After the Columbine High School massacre in Littleton, Colorado in 1999, schools beefed-up security, instituted lockdown drills, and trained teachers on how to protect their pupils from the unthinkable. The nation saw Columbine as a turning point in school security, but also as an anomaly, something that resulted from the tragic combination of mental illness and a lack of awareness of the danger. We educators vowed to do a better job of protecting the children in our care.
Then came more shootings -- in schools, in shopping malls, in churches, in workplaces, at Fort Hood, at Delaware State, at Virginia Tech, at a Sikh Temple, at a political rally in Arizona, at a theater in Aurora, now in an elementary school in Connecticut, each massacre more appalling than the last.
Frank DeAngelis, who remains the principal of Columbine High School more than a decade after the tragedy there, said in an interview on CBS News after the Sandy Hook tragedy this week, ""Don't allow these people to go through it and die in vain. Violence has to stop in our schools. We have to come together."
President Barack Obama made it clear that the nation must come together to "take meaningful action" about the violence in our midst. Other political leaders echoed that sentiment. But very few actually joined New York Mayor Michael Bloomberg in making a loud and urgent demand to address the words that most politicians dare not speak -- gun control.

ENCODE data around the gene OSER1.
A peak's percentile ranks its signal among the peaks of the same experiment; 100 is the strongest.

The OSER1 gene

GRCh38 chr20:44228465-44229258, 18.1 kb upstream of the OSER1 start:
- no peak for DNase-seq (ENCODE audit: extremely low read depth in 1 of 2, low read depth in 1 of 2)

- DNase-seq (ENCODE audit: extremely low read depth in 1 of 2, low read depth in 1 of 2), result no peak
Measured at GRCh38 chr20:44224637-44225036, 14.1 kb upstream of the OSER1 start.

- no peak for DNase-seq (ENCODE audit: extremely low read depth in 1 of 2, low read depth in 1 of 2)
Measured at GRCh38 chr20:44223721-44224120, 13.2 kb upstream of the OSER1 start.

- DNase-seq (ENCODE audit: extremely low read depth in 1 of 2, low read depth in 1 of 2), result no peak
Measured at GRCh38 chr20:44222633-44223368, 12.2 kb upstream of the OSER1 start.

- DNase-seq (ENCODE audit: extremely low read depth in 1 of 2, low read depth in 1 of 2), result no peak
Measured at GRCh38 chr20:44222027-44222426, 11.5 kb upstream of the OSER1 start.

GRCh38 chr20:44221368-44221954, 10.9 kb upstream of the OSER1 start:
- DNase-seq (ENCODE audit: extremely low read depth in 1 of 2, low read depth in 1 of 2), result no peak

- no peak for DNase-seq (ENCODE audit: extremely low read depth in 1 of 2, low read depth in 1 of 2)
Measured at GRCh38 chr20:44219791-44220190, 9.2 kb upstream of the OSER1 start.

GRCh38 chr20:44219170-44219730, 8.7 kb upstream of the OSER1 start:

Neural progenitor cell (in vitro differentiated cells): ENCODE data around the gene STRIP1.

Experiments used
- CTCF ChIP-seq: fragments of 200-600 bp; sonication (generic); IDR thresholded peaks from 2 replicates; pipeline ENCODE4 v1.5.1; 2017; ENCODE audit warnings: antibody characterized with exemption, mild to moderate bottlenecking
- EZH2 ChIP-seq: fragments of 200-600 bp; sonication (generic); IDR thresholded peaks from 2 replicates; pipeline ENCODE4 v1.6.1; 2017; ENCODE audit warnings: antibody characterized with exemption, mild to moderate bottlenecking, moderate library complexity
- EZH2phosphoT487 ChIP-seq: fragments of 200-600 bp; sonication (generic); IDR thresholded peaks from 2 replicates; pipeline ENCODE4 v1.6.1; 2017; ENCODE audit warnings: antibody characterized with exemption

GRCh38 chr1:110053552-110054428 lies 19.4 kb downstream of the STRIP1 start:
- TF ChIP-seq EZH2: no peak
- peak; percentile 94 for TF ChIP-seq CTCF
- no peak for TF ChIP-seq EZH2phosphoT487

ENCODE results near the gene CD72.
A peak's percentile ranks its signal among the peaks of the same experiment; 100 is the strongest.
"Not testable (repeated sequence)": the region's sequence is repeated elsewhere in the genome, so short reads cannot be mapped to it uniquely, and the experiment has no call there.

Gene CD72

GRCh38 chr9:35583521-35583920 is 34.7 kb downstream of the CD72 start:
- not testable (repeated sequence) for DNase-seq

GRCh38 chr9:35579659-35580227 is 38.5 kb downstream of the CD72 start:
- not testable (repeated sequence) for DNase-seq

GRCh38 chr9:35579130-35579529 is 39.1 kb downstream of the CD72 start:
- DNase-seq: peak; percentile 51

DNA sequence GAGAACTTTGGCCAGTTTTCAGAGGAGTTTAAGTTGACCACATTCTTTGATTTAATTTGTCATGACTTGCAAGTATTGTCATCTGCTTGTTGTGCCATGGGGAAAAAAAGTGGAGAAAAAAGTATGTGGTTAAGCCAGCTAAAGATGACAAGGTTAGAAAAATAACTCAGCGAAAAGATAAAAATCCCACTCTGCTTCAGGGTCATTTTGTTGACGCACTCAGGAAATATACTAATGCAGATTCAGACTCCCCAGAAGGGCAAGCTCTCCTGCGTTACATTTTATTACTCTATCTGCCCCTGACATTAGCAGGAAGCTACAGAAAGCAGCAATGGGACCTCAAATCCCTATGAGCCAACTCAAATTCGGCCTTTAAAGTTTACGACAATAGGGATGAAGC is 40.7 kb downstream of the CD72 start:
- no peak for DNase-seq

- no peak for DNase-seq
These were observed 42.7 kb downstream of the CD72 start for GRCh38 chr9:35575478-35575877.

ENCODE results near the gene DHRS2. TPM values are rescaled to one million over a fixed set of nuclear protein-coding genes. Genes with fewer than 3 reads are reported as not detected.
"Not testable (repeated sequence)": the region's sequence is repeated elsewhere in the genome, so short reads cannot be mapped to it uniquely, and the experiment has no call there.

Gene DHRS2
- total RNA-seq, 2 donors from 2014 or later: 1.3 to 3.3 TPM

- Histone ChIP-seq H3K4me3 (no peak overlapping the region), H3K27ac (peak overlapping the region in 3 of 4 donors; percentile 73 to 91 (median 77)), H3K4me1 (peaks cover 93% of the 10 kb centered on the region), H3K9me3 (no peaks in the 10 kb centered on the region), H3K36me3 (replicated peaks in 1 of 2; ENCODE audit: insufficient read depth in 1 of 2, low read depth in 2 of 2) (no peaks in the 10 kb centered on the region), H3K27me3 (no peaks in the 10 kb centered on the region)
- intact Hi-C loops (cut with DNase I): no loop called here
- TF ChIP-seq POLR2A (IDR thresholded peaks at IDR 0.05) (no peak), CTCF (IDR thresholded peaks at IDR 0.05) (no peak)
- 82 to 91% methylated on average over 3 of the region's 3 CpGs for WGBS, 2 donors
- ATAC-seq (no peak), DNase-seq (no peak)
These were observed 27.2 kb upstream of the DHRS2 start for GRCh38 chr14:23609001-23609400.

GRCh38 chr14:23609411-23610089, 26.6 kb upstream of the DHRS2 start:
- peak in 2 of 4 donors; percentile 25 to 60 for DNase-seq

Why is there so much spinelessness on this obvious issue?
The nation wept along with President Obama and the Newtown community on Friday, but as the days pass in the weeks and months to come, will we sustain the raw outrage we feel right now sufficiently to do something more than merely emote?
It's high time for this nation's leaders -- political, educational, religious, civic, corporate leaders working together -- to blow past the senseless opposition to gun control to insist on laws and policies that will make this nation a safer, more secure place to live and work domestically.
In the name of safety and security, we willingly and knowingly remove our shoes in airports, submit to intrusive body screening, wear seat belts and sneak out to the street to indulge the pathetic habit of smoking. If New York City can ban the Big Gulp, which is only slow death, why can't this nation ban assault rifles that are so much quicker and more efficient killers? The NRA's claim to defense of rights based on a dubious reading of history oppresses the rights of all other citizens to enjoy freedom and security safe from the fear of random violence. Indeed, the very right to life, itself, is abridged by the prevalence of guns. Where is the pro-life lobby on this issue?